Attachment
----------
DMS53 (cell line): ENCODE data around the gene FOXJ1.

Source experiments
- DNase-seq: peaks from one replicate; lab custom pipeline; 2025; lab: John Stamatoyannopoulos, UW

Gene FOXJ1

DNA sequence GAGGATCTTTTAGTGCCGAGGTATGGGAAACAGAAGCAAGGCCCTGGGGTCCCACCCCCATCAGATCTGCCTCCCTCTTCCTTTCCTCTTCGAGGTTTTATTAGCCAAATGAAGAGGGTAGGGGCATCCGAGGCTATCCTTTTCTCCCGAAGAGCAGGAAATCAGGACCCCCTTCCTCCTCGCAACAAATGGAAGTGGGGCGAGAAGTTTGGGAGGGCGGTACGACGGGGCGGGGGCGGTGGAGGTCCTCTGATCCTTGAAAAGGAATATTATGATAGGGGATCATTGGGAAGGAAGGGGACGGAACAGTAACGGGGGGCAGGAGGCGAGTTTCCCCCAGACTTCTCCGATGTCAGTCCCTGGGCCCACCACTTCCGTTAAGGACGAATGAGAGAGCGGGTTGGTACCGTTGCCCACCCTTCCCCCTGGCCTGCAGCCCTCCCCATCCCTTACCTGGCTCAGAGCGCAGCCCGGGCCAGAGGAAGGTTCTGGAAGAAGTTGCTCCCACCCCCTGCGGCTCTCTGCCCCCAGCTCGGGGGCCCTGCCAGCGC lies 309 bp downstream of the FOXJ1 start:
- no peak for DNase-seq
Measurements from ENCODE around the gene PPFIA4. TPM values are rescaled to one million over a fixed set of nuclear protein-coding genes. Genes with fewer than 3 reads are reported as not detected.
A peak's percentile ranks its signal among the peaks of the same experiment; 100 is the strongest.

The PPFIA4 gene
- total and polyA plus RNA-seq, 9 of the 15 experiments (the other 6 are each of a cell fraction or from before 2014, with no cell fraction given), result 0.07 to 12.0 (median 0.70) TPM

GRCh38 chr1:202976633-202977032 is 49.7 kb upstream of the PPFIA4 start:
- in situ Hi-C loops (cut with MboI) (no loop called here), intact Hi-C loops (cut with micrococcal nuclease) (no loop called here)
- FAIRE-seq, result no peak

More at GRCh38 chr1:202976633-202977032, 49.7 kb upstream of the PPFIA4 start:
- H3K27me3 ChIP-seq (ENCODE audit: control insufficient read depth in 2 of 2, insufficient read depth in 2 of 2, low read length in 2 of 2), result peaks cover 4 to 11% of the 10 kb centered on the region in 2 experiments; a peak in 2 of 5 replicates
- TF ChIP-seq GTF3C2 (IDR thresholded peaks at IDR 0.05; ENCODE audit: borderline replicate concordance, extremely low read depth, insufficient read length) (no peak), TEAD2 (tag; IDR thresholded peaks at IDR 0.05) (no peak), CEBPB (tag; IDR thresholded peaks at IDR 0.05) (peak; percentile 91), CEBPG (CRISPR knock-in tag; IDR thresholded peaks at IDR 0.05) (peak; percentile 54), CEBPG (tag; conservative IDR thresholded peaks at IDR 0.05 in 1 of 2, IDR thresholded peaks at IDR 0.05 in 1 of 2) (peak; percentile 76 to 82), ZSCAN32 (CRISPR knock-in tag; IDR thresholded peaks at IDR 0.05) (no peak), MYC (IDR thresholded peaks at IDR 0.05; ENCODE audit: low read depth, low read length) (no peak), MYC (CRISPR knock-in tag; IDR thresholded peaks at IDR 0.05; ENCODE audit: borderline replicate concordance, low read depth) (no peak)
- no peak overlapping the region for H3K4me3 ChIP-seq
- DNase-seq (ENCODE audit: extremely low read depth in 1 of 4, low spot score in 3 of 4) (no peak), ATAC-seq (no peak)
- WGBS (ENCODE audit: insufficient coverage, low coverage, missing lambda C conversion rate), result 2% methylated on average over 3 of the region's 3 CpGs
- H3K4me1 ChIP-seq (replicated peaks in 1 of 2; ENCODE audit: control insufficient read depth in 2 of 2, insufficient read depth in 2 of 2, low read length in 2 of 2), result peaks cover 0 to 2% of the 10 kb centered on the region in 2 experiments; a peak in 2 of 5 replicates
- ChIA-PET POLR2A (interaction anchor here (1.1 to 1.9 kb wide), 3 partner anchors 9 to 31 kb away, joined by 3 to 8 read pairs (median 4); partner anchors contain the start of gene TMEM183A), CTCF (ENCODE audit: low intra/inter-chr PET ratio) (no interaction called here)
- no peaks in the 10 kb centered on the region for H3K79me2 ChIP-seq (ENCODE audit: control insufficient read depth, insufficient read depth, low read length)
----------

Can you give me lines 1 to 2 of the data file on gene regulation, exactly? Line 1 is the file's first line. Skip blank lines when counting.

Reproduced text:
DMS53 (cell line): ENCODE data around the gene FOXJ1.

Source experiments